Church of Great Rain, Vashon’s homegrown variety show, started off four years ago as a modest and almost off-the-cuff affair, playing to small, diehard crowds at the Red Bicycle Bistro.
“We’d have a script in one hand, a beer in the other,” joked Jeanne Dougherty, one of the group’s actors.
Full of Vashon humor and Island talent, the show grew in popularity — ultimately moving to the cavernous Open Space for Arts & Community, where it routinely filled all 600 seats, making it the biggest event of the Island. It also grew in complexity, becoming a much more polished and seamless series of skits, musical performances and monologues.
Now, those involved in the popular show — Vashon’s edgy version of Prairie Home Companion — say they’re taking a hiatus and won’t launch a fifth season with their usual September premier.
With their growing popularity has come a growing workload, several members of the company said, a workload that has proven tough for the all-volunteer crew, which would finish a show on Sunday night and begin discussing the next one three days later.
According to a statement issued by the Church’s publicist Richard Rogers but crafted by many of the company’s members, “Each performance of Church of Great Rain represents thousands of mostly volunteer hours by more than 60 incredibly talented Islanders. This monumental effort has taken a toll on our ability to remain a sustainable production, so we are going on retreat now to renew our individual and collective spirits, explore possible directions and discover how Church of Great Rain will reappear.”
Others noted they’ve also faced creative tensions and some personal disagreements in the last year, questions about their future direction that have taken a toll. Over the course of the summer, members came together in two discussions facilitated by John Runyon, a professional facilitator, where they talked about their options. A third such discussion will likely happen this fall.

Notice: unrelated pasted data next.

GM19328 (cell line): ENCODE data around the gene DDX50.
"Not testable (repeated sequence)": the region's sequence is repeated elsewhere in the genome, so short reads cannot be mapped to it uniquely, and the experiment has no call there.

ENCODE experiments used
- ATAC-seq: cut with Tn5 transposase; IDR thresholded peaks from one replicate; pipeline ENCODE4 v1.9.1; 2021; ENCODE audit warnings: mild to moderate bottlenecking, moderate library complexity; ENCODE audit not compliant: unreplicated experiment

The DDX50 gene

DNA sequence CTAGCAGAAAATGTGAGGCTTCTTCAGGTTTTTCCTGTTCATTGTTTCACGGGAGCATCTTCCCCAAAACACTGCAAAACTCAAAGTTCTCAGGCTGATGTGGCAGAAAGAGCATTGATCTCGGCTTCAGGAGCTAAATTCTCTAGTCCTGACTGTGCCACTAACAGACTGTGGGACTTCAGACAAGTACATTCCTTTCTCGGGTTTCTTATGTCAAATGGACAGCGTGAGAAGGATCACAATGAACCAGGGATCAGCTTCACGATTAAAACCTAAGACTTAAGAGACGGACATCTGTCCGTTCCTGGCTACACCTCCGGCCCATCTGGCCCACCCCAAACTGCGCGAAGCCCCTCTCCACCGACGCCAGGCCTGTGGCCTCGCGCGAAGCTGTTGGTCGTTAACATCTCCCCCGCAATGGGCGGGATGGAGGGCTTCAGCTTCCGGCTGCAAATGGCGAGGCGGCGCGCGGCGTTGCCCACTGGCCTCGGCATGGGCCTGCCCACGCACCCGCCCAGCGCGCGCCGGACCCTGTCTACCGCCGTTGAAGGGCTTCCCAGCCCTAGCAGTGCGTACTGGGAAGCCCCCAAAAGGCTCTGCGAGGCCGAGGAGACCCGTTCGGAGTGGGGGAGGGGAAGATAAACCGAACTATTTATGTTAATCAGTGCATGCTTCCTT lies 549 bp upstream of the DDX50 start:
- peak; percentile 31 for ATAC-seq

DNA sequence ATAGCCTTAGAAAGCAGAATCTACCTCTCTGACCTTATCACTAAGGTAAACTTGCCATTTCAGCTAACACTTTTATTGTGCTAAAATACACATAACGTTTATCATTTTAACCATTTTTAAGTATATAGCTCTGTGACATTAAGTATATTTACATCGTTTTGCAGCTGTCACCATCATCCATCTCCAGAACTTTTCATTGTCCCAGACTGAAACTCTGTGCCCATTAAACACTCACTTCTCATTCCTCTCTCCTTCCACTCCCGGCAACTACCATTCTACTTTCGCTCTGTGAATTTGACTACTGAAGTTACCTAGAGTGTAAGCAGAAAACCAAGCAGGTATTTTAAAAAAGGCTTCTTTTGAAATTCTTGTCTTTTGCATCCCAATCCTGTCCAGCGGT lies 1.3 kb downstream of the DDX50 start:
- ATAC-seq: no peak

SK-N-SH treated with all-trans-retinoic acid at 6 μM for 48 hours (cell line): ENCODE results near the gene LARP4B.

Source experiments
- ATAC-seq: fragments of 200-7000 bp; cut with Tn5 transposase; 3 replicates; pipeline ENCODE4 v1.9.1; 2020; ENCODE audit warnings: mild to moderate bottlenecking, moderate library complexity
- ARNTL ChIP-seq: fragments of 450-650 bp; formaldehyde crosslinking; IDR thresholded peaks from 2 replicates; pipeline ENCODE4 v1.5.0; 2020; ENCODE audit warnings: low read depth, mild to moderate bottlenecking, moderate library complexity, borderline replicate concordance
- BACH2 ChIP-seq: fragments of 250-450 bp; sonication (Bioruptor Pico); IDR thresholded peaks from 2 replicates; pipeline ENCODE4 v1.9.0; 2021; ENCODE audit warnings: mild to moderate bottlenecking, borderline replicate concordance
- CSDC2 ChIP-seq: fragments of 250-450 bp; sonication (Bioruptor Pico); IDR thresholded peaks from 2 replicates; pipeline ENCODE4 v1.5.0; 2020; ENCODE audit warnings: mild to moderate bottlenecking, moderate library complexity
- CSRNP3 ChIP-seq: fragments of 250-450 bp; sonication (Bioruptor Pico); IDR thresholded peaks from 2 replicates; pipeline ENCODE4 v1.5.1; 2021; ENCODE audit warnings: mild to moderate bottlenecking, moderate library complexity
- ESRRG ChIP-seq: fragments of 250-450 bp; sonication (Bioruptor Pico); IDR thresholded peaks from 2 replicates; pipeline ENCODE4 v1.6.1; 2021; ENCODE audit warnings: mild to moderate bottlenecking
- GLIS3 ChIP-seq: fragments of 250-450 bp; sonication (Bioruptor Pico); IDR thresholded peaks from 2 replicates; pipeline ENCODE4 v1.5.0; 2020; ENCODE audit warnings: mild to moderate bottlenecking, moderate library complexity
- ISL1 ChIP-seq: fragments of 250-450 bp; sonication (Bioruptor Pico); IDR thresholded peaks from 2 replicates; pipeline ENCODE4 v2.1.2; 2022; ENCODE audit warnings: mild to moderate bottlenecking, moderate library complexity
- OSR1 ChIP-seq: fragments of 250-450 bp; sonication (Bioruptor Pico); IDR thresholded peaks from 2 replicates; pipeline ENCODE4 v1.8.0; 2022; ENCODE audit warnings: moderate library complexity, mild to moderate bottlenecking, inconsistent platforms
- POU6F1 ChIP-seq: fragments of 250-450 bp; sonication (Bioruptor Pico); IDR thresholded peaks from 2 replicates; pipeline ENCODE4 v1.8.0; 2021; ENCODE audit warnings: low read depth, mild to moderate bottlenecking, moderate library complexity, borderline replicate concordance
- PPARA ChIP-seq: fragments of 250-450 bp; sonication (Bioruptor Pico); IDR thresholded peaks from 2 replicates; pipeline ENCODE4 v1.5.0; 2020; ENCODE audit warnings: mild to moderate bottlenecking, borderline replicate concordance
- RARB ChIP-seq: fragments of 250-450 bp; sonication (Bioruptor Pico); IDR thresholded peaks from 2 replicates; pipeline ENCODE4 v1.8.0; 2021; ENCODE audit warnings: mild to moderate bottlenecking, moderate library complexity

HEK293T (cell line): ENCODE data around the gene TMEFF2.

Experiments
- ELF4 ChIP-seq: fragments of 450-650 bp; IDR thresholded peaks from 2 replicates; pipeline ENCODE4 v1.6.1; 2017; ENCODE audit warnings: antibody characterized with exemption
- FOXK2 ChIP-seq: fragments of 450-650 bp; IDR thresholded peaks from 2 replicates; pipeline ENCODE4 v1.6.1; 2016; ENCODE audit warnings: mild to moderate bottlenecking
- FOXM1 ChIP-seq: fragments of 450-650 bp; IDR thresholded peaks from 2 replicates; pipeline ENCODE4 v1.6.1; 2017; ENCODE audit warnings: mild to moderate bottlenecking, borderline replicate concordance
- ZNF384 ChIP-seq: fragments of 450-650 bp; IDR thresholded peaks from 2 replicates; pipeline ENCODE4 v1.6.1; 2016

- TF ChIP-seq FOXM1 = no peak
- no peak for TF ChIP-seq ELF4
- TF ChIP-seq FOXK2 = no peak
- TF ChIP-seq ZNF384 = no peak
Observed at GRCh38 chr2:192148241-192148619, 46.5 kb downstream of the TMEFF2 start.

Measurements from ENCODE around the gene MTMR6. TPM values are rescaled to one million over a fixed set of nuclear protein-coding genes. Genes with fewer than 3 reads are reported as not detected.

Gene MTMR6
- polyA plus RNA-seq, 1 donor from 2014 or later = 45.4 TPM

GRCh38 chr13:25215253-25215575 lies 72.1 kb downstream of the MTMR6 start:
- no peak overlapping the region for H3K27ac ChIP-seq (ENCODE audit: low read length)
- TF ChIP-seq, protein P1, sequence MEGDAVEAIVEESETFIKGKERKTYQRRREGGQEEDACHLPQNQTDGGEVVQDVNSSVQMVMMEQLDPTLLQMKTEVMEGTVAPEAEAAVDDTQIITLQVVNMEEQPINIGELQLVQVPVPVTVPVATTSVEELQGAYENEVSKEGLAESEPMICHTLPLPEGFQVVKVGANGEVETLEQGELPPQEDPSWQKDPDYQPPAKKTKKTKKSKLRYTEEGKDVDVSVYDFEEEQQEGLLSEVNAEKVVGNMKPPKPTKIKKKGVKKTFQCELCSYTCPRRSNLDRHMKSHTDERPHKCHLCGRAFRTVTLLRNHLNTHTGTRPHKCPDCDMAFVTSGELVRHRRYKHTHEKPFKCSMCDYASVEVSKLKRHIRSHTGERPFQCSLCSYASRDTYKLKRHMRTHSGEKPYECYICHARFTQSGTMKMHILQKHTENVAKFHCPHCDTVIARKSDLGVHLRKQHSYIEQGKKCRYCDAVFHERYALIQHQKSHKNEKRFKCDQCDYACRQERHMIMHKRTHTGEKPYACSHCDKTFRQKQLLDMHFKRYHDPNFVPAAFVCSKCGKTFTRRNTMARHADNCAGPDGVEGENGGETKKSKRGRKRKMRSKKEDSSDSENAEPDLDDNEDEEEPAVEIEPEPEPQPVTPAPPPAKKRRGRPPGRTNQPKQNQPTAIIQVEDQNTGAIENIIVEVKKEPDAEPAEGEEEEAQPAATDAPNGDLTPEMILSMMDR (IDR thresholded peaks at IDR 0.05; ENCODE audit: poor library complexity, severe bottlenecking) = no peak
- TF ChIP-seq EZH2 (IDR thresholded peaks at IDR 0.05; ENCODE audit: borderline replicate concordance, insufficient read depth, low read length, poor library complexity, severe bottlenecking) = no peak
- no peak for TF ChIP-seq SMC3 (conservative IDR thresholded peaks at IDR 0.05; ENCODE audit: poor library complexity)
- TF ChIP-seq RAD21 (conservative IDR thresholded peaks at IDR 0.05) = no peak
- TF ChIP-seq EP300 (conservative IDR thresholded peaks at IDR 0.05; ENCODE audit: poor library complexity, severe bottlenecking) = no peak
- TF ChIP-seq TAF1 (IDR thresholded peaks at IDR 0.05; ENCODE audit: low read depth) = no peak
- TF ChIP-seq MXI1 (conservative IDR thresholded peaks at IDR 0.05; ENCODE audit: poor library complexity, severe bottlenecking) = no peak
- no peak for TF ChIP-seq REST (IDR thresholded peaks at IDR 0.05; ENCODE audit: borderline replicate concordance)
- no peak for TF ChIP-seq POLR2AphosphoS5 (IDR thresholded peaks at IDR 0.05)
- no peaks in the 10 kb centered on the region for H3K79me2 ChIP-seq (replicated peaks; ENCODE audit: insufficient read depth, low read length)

Some said they fully believe “Church,” as many call it, will re-emerge, perhaps in a re-configured form. Others said it’s just not clear at this point.
“I’d love to say we’re not going to do a September show but we’ll do a Christmas show,” said Rogers, one of the writers. “But I don’t know if that will happen or if there’ll be another show.”
Mik Kuhlman, one of the group’s seasoned actors, put it slightly differently. “I have no idea (if it will go forward). I think it may. It might not. I think there’s a lot of talent, so even if it doesn’t emerge in the form that it is, something will emerge. … I think it’s a really beautiful thing.”
Jeff Hoyt, the lead writer until he stepped down at the end of the last season, said he believes Church of Great Rain will find a new path and continue later this year or early next. “There’s just so much energy behind it,” he said.
But members were loathe to say anything on the record about the group’s differences, noting only that there were “issues” and “personal differences.” Rogers, asked about tensions among the group’s leadership, declined comment, saying that the group is suffering from “growing pains.”
At their last gathering, he said, “We came to the conclusion that we didn’t have the focus to do the show at the level that we needed to do — to give our community what they expected this September. So we decided, let’s put this on hold, let’s reconvene, talk and see who has the willingness and energy to move forward.”